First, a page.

"It doesn't happen all the time but it does happen," BCFD Capt. Rob Taylor said. "One of the main reasons why that became against the law is really a safety issue."
Running over a charged, 3-inch in diameter fire hose with 100 to 200 pounds of pressure against it can cause damage to not only the hose but the offender's vehicle as well. Although the damage to the hose is a concern, rescue efforts also can be halted.
"Yes, it does endanger the firefighters' lives when you drive across a hose because it interrupts the water flow to our fire pumps," Taylor said. "It can cause damage to the pumps, a phenomenon known as water hammer. Another thing is it damages the hose. When someone drives across a hose like that when it's charged, it damages it and we have to re-test the hose to make sure it's safe to put back on the truck and keep in service. So if you run over a section of hose, that's one section that we don't have access to until we test it and prove that it's still in good shape and put it back in service."
Hoses can rupture when pressure from a vehicle causes damage.
"The car can get hung up on it, they can tear the hose which actually, at that point, we lose our water supply if they damage the hose to where we can't use it," Taylor said. "Or, if they rupture the hose, then we lose our water supply. At that point, our firefighting efforts are stopped until we get that re-established. They can cause damage to their car and actually they can get hurt. If that hose breaks lose and hits them they can get seriously injured. It's got a lot of power and a lot of weight behind it. It's not forgiving -- it doesn't care who it hits. It can get ugly."
If the line should break, a different set of hazards could come into play.
"It's a high pressure hose. Some of those hoses can have 100 to 200 pounds of pressure on it," Taylor said, noting that these lines are larger in diameter and greater in pressure than what is portrayed in 1960s film clips where people were rolled by the fire hoses. "The hose that this gentleman ran over the other day, and the one that causes the most problem, is our 3-inch hose. You can have a problem pretty quick. It can cause some injuries."
Anyone with no experience with fire hoses can easily be susceptible to injury caused from problems with the line on a scene. However, even trained firefighters can fall victim to their equipment.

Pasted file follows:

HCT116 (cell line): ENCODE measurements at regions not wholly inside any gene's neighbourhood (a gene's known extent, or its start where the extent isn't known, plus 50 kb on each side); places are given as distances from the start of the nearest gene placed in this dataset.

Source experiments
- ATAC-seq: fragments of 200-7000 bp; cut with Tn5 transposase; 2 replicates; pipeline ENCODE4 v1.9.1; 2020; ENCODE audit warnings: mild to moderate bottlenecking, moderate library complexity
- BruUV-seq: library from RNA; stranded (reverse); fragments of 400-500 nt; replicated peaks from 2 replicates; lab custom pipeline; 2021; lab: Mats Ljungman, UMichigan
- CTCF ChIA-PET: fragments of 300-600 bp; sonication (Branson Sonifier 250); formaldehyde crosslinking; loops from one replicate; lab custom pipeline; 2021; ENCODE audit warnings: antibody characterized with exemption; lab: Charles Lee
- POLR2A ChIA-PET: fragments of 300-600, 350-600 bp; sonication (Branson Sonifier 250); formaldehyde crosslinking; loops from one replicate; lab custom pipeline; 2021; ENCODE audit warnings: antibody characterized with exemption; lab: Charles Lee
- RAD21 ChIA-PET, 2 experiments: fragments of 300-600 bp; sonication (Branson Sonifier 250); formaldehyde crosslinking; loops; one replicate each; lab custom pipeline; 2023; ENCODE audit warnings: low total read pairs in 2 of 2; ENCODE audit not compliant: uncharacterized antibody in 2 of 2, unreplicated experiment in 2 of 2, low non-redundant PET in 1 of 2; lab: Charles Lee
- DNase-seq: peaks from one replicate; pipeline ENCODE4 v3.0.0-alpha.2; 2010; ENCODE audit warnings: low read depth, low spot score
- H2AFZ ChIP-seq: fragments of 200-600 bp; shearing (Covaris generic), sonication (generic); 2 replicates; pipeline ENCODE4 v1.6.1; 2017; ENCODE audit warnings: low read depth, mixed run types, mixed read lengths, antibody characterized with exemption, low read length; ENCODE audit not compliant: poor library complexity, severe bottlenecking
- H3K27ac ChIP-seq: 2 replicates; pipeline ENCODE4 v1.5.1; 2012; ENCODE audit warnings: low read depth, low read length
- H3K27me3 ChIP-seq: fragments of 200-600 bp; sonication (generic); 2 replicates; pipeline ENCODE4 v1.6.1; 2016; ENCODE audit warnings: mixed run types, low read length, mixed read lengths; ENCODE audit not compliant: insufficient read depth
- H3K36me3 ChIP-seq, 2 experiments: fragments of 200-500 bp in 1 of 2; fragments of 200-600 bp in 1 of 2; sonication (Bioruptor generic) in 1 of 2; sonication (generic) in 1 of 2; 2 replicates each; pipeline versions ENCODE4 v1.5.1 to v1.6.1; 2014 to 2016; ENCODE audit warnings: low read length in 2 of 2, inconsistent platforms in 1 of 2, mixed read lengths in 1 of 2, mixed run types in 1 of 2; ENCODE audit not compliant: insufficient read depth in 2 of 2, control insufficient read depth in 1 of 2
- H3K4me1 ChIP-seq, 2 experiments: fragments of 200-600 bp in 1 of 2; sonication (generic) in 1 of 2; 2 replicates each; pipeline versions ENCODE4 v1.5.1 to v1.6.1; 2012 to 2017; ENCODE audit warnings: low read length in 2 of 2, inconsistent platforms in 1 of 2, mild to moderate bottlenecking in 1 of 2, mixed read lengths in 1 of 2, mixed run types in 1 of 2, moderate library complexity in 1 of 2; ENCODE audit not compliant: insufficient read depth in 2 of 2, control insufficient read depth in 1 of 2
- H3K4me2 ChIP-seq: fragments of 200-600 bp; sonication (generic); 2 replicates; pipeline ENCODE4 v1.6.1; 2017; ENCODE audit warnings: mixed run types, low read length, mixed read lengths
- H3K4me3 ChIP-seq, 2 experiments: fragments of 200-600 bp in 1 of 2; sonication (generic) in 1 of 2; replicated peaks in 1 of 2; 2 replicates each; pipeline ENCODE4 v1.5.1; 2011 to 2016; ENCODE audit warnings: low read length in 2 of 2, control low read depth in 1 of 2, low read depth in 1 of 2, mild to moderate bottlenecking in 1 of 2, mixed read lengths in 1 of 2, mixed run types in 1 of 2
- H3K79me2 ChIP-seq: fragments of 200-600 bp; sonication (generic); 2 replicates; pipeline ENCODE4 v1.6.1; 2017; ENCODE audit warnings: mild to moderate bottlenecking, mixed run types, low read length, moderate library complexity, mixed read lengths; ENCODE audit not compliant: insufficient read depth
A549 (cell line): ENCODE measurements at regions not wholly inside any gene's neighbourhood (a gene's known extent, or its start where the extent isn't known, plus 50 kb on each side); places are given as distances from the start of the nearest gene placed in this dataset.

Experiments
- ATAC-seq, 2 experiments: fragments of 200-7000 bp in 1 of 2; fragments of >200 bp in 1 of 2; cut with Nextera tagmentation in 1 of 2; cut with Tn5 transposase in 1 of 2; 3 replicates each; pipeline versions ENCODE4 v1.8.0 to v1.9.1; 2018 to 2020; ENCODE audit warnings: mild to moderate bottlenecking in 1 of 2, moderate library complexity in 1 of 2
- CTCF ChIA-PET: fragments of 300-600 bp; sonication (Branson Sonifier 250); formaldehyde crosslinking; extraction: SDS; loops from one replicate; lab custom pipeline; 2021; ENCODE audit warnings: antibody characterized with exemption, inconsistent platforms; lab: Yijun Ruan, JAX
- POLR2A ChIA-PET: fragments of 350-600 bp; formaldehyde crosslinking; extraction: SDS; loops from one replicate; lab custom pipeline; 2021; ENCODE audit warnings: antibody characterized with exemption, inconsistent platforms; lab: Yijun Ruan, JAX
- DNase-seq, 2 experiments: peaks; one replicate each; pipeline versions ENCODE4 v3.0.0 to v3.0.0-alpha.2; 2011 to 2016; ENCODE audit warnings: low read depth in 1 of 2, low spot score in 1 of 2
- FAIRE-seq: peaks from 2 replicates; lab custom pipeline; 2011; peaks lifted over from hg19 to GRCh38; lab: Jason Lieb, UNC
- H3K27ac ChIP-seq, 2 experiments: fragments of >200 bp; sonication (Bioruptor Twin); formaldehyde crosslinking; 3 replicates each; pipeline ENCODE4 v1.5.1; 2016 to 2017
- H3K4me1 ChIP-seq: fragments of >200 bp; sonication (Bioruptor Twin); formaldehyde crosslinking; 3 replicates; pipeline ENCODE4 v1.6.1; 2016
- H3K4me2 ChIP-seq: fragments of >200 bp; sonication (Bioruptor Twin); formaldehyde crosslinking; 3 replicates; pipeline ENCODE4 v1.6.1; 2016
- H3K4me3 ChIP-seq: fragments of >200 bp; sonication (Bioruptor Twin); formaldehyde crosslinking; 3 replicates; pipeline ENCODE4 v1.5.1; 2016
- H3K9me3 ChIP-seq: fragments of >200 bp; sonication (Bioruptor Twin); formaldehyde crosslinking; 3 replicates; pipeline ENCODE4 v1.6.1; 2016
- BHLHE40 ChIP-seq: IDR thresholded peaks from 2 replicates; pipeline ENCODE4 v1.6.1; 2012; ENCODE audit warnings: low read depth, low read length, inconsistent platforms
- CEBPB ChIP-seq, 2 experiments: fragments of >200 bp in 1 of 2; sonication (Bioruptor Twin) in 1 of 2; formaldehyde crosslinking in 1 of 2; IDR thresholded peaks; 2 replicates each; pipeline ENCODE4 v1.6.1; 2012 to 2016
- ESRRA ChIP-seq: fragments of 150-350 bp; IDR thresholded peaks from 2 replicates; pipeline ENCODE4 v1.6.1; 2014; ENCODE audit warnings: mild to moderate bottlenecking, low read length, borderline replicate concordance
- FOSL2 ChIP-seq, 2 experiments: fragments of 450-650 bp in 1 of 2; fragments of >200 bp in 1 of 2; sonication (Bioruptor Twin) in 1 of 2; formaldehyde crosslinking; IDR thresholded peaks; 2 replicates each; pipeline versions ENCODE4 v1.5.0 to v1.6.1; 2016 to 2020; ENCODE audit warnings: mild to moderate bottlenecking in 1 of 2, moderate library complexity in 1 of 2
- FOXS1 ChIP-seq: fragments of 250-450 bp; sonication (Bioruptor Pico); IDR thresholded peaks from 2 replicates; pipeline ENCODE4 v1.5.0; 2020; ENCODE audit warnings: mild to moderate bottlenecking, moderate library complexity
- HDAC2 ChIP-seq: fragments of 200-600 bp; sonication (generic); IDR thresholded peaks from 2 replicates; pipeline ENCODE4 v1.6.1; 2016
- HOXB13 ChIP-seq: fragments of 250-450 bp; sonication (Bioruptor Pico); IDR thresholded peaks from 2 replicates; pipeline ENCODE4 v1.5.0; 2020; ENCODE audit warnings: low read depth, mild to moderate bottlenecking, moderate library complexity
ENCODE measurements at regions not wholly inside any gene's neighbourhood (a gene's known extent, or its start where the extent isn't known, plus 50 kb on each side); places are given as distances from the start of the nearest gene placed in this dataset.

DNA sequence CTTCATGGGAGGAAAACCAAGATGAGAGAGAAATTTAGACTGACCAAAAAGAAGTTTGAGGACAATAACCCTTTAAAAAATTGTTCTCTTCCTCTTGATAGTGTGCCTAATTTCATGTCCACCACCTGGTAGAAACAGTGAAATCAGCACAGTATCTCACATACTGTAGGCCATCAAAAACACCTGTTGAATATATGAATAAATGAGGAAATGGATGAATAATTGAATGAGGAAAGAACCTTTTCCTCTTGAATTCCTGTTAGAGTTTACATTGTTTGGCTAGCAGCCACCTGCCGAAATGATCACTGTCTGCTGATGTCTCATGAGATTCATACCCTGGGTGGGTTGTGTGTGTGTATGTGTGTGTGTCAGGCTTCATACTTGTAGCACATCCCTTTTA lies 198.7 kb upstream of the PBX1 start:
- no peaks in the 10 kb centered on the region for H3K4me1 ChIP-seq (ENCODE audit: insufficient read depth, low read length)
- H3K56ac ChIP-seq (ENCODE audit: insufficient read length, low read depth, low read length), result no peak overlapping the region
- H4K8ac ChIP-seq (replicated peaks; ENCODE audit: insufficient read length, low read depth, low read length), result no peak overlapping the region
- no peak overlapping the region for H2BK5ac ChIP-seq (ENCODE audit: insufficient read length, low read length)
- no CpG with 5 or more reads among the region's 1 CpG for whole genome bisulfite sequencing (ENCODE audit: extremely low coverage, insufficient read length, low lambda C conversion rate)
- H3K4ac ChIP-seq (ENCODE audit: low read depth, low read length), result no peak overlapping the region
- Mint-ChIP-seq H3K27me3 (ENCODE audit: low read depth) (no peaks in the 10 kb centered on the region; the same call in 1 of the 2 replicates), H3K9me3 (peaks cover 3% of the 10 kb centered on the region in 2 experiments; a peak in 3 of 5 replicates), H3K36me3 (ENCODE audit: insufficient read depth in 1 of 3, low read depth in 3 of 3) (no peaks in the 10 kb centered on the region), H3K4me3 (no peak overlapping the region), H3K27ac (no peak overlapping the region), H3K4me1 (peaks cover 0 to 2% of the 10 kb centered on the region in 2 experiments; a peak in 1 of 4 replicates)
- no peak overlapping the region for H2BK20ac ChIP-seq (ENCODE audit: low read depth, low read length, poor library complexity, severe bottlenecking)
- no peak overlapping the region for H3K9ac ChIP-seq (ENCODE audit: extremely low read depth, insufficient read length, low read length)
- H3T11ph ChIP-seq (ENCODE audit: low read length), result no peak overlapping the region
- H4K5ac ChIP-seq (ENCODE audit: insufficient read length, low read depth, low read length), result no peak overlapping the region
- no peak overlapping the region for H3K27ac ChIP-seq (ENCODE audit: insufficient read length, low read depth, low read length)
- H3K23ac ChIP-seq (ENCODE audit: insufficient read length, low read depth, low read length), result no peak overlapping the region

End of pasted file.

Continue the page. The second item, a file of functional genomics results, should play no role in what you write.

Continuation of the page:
"While proof testing -- or service testing -- our hose we've had firefighters seriously injured and/or killed while testing hose, that's what you're dealing with," Taylor said.
In 2002, Rabun County Fire Chief Mike Queen died after suffering a traumatic head injury while testing a fire hose. According to an article posted on www.fallenbrothers.com, a website dedicated to fallen firefighters and establishing foundations for the families of firefighters killed in the line of duty, Queen perished when a hose jacket came apart from a coupling and struck him in the head.
"That's one of the reasons we have to wear helmets," Taylor said, recalling the event.
Aside from the few instances the department has had with people driving over hoses, curious onlookers also can cause hazards for firefighters and to themselves.
"The biggest thing that people can do for us when we're on a scene is stay back. I know that curiosity kills the cat, everybody wants to get up close and really see what's going on but a lot of our equipment is dangerous, especially if you don't know what's going on with it and what it does and what not to do around it," Taylor said. "It can be dangerous to someone just walking up to it, but the biggest thing people can do is just stay back and if they have a question they can ask one of us before they just go do something. Some people will ask if they can cross the hose, we'll tell them no and they'll do it anyway. That's usually when they get in trouble.
"It doesn't happen often but occasionally people get cited for it and usually it's after they've been warned. The biggest thing is just take direction from any of the public [service] officials whether it be law enforcement or EMS or fire, we're doing it for their good.
"We're not doing it to inconvenience anybody, we're doing it for their safety," Taylor said. "Don't drive across fire hoses and do not to get too close to hinder our efforts. It takes a lot of room for us to do our job and we have safety barriers. We try to keep people back just in the rare occasion or the maybe that something is gonna happen. We try to prepare for the worst. That's the nature of our job. We plan for the worst and hope for the best."